Tips for better sleep, Part 2

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In Tips for better sleep, Part 1, we talked about several ways we can make sleep happen. In the interim, I’ve been depriving myself of sleep to get some essential work stuff done. Go figure.

Let’s continuing counting sleep:

8. Make your sleep space cool, comfy and calm. Some would tell you that your bed is for only two things: sleep and (that other thing, if you’re married). They’ll tell you not to watch TV in the bedroom, not to do work while you’re in bed … and lots of other no-no’s. I love to read in bed until I get sleepy, but I don’t think that counts as activity; it actually helps me fall asleep. I’ve stopped reading on my blue-screened devices, though (see next tip). Some would argue that watching TV helps them fall asleep. If that’s you and it works, more power to ya. Just be sure the volume doesn’t wake you up later (better yet, set a timer to turn it off if your TV has that function).

Keep the thermostat in the 60s when you’re under the covers; you may have to experiment with the temp that’s best for you.

If you’re a light sleeper (as I am), you need a dark, quiet room. I wear a sleep mask, and I keep two fans blowing; one of them is really loud. The fans are strictly for white noise; I have them pointed away from my body.

For travel, I used to take a small fan with me, but I broke my favorite little fan a couple of years ago and haven’t found a replacement that’s loud enough; that was before I discovered the White Noise app for my phone. Ahhhhh.

9. Turn off (or dim) your screens at least an hour before bedtime. That “blue light” emanating from your devices disrupts your circadian rhythm and hampers sleep. Warm that blue glow to a golden one. On my computer, I use an app called f.lux, which changes the screen color depending on the time of day (toward bedtime, it also pops up a message that says, “You’re waking up in [x] hours”; an hour later, it updates me again). On my phone and tablet, I have the settings adjusted. If you don’t want to use apps, get some goggles (two of my sources in this post provide links to the same pair on Amazon – and, no, I am not an Amazon affiliate). This article goes in depth about the disruptive effects of artificial blue light.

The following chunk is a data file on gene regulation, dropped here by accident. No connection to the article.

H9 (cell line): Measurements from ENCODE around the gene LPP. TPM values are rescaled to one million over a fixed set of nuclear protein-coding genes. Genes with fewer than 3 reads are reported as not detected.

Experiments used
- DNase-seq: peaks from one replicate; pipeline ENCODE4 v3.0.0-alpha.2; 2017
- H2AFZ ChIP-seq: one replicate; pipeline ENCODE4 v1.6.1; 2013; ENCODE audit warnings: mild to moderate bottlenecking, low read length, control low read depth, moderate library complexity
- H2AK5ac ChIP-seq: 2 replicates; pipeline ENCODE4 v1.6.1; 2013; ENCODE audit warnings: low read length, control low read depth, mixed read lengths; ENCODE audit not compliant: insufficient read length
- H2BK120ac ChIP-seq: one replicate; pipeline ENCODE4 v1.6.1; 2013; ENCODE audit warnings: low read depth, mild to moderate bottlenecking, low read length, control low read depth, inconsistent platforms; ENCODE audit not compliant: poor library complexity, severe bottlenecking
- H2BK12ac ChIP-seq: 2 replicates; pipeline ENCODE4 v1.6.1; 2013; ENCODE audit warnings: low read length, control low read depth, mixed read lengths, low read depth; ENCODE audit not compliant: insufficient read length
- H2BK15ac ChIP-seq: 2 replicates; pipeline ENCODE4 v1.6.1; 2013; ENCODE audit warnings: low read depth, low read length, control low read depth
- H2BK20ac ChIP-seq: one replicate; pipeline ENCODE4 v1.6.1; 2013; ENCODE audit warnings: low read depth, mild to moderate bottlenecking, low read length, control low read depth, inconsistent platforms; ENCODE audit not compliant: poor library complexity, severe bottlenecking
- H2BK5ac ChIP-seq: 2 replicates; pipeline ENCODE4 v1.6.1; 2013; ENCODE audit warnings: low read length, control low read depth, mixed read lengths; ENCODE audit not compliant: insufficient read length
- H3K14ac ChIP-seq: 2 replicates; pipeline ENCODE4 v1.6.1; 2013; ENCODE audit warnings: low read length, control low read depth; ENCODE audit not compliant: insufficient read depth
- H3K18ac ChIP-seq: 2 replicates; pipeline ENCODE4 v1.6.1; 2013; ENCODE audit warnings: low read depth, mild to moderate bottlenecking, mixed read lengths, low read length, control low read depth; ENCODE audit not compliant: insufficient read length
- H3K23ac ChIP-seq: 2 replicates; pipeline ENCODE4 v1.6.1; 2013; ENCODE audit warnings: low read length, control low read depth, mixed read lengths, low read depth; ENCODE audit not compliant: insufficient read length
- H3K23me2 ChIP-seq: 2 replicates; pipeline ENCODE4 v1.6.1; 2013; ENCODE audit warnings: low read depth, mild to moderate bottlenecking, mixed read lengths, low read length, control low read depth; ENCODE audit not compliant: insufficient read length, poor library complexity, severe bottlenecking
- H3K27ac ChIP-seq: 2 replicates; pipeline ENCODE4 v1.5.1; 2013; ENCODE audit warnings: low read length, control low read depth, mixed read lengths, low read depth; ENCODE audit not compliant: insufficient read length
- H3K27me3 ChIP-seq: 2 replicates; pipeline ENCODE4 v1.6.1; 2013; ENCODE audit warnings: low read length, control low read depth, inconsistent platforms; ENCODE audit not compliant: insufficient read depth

Image courtesy of Hyperbole and a Half, http://hyperboleandahalf.blogspot.com
Image courtesy of Hyperbole and a Half, http://hyperboleandahalf.blogspot.com

10. Use essential oils. Try lavender, vetiver or chamomile, or consider a blend of several oils. I get mine from Rocky Mountain Oils* (after doing research on quality and other considerations). I use the Tranquility blend from RMO; I rub it on my chest and the soles of my feet at bedtime. You can also diffuse these blends in your bedroom (I haven’t tried that yet) or sprinkle a few drops on your pillow.

*FYI, I’m not an affiliate of Rocky Mountain Oils; I just believe in the quality of oils and the customer service from this company, and they’re less pricey than those of the multilevel-marketing brands.

11. Take a nap when you need it. I take a nap as a routine. As I said last time, the conventional wisdom is that a short nap (what they used to call a “power nap”) is better than a long one. I maintain that it depends on the person and the circumstances. My blogger friend Jim helpfully emailed me a link to an article on the benefits of naps. It, too, recommends shorter naps but allows that longer ones can be beneficial:

“The longest naps – lasting about 90 minutes – are recommended for those people who just don’t get enough sleep at night. Since it’s a complete sleep cycle, it can improve emotional memory and creativity.”

I fall into that “people who just don’t get enough sleep at night” category. Hence my Sunday nap, in which the goal is two hours. #ilovenaps

Also, advice from Becca at my church: When you’re getting ready for a nap, treat it like you’re getting ready for bed. Get under the covers; just lying on top of the bed will not give you the maximum level of comfort you need for restorative rest. I told Becca she was “preachin’ to the choir.” I change into my nightgown, crawl under the covers, put my sleep mask on, turn both fans on and make sure my bladder is empty (sorry if that’s TMI).

12. Have a small, healthful snack an few minutes before bedtime. You heard that right; it’s OK to eat just before you go to bed IF you follow this guideline: Make it small, and include a good fat (organic nut butter, a small handful of walnuts) and a healthy carb (small piece of fruit or veggie). Skip the protein, as this can interfere with sleep.

Image courtesy of Hyperbole and a Half, http://hyperboleandahalf.blogspot.com

13. Avoid caffeine and other stimulants. You knew that one, though, right?